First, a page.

Latino Leaders Denounce Pursuit of Anti-Immigrant Agenda at 2015 National Latino Advocacy Days

More than 300 Latino leaders from throughout the country participated in the 2015 NCLR National Latino Advocacy Days (NLAD) this week. Leaders from our national Affiliate Network of community-based organizations and the youth Líderes Congreso joined together to denounce the continued pursuit of an anti-immigrant agenda and attacks on President Obama’s recent executive actions on immigration.

Communities in 24 states and the District of Columbia were represented including California, Delaware, Florida, Illinois, Ohio, Pennsylvania and Tennessee. They engaged in sessions on public policy, advocacy and strategy to prepare for the implementation of administrative relief through Deferred Action for Parents of Americans and Lawful Permanent Residents (DAPA) and the expansion of Deferred Action for Childhood Arrivals (DACA). Many advocates also met with congressional offices to deliver a statement urging Congress to cease the obstruction of measures aimed at providing relief for millions of hardworking American families.

We also asked NLAD attendees to tell us why they voted. Here’s what they told us: (Click play to view slide show)

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 Below are more social media highlights from this annual event.

NCLR Affiliates Meet in Philadelphia for 2014 Peer Exchange

This week, members of the NCLR Affiliate Network gathered in Philadelphia for the 2014 NCLR Affiliate Peer Exchange. For two days, Affiliates reconnected with others from around the country and re-discovered the array of skills to be found within our network of 300 community-based organizations.

This year, participants focused on how to grow and nurture a data-driven culture in their organizations. Case studies were presented and they heard from experts in the field, all in the name of growing the impact of Latino nonprofits.

The two-day meeting ended today. Below are some highlights from the event.

The Peer Exchange began with a tour of Philadelphia’s famed mural arts scene.The focus was on Latino mural arts.

Philadelphia Mural Tour #NCLRPX @NCLR @Congreso1977 A photo posted by @groman28 on

After the Mural Arts tour, it was time to get down to business.

After a long day of art and talk of data-driven culture, NCLRPX attendees ended with a community reception.

Vanguard Principal Alba Martinez and Comcast VP Maria Arias join #NCLRPX Community Reception.

A photo posted by Congreso de Latinos Unidos (@congreso1977) on

¡Liderazgo Latino! Johnny Irizarry, Casa Latina @ Penn and Maria Gonzalez, President of HACE. #NCLRPX #Congreso1977 A photo posted by Congreso de Latinos Unidos (@congreso1977) on

#PHL #Latino Legacy: Pedro Ramos, Alba Martinez, Dr. Carmen Febo, and Romy Diaz. #NCLRPX #Congreso1977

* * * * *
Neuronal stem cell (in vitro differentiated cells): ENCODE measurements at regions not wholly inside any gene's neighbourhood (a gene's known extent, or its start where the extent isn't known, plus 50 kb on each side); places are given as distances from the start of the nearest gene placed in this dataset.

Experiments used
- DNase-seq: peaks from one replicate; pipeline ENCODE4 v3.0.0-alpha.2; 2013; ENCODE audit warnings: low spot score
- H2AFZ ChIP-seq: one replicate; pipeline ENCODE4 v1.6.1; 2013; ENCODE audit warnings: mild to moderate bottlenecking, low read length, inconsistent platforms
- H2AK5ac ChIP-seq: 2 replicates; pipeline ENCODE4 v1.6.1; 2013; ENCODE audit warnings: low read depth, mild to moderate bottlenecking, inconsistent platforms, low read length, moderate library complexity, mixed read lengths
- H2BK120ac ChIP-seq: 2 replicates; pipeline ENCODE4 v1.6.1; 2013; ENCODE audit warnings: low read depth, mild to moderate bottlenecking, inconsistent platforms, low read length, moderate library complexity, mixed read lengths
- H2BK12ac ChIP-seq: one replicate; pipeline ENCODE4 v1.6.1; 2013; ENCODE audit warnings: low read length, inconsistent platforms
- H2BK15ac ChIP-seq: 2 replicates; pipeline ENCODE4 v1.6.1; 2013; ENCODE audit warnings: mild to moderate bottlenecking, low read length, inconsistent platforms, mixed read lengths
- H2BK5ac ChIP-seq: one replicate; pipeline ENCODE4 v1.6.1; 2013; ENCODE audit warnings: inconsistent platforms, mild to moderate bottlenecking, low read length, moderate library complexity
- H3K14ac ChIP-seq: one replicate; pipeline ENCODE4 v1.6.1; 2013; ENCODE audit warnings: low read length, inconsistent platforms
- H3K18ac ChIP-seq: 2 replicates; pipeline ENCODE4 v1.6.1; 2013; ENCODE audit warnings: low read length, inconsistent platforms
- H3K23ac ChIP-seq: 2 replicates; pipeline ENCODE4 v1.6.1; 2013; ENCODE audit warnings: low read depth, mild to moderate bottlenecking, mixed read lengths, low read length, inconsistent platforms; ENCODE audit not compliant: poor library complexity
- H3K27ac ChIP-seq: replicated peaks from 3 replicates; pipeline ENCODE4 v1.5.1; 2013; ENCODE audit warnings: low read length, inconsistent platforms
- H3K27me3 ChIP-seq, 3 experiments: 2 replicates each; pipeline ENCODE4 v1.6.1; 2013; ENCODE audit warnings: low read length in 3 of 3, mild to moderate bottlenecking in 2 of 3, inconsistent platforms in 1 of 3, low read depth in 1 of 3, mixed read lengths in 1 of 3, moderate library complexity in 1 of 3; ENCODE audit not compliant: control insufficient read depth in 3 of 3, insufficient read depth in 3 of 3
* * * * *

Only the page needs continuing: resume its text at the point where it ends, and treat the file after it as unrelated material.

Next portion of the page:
A photo posted by Congreso de Latinos Unidos (@congreso1977) on

Day two of the Peer Exchange began with a tour of North Philly neighborhoods.

Edwin Desamour of MIMIC helping #NCLRPX put community in perspective.

A photo posted by Congreso de Latinos Unidos (@congreso1977) on

#NCLRPX tours the reality of Latino Philly…the beautiful murals, the amazing organizations…and the distress.

A photo posted by Congreso de Latinos Unidos (@congreso1977) on

After the neighborhood tour, attendees prepared for their meeting with some Harambe!

Great energy after the Harambe at #NCLRPX this morning! @congreso1977 A video posted by NCLR (@nclr) on

After a tour of Philadelphia Affiliate Congreso and the Pan American Academy Charter school, it was time to close the event.

We thank all of our great Affiliates who were able to join us in Philadelphia. To find out more about our Affiliate Network and the amazing work they do, visit the NCLR website.

NCLR Affiliate Spotlight: Five Questions for Congreso de Latinos Unidos

The Affiliate of the Year Award is made possible through the generous support of Ford Motor Company Fund.

For this month’s Affiliate Spotlight, we travel to Philadelphia, home of our 2014 Affiliate of the Year, Congreso de Latinos Unidos. We caught up with them after the 2014 NCLR Annual Conference in July and asked them to answer five questions about who they are, what they do, and where they’re headed. Enjoy!

NCLR: What is the history and mission of Congreso? Who do you serve? What services do you provide?

Congreso: Our mission is to strengthen Latino communities through social, economic, educational, and health services; leadership development; and advocacy. Over the last five years we have served more than 56,000 unduplicated individuals. Sixty-five percent of our clients are Latino and 33% are Black. Our programs are diverse and include an associate’s degree program; afterschool programs reaching 800 students in grades K–12; GED classes and testing; a federally qualified health center; Pennsylvania’s first Latina domestic violence program; health promotion and wellness; financial literacy; housing counseling; social services; a K–8 dual language charter school; an HIV/AIDS program that conducts testing, provides prevention education, as well as medical case management and meals; and a partnership with the United Way to provide resources for the elderly.

NCLR: This year, Congreso was named NCLR’s Affiliate of the Year, a high honor from NCLR for exemplary work. What has receiving this award meant to the staff at Congreso? How will it shape how you do your work going forward?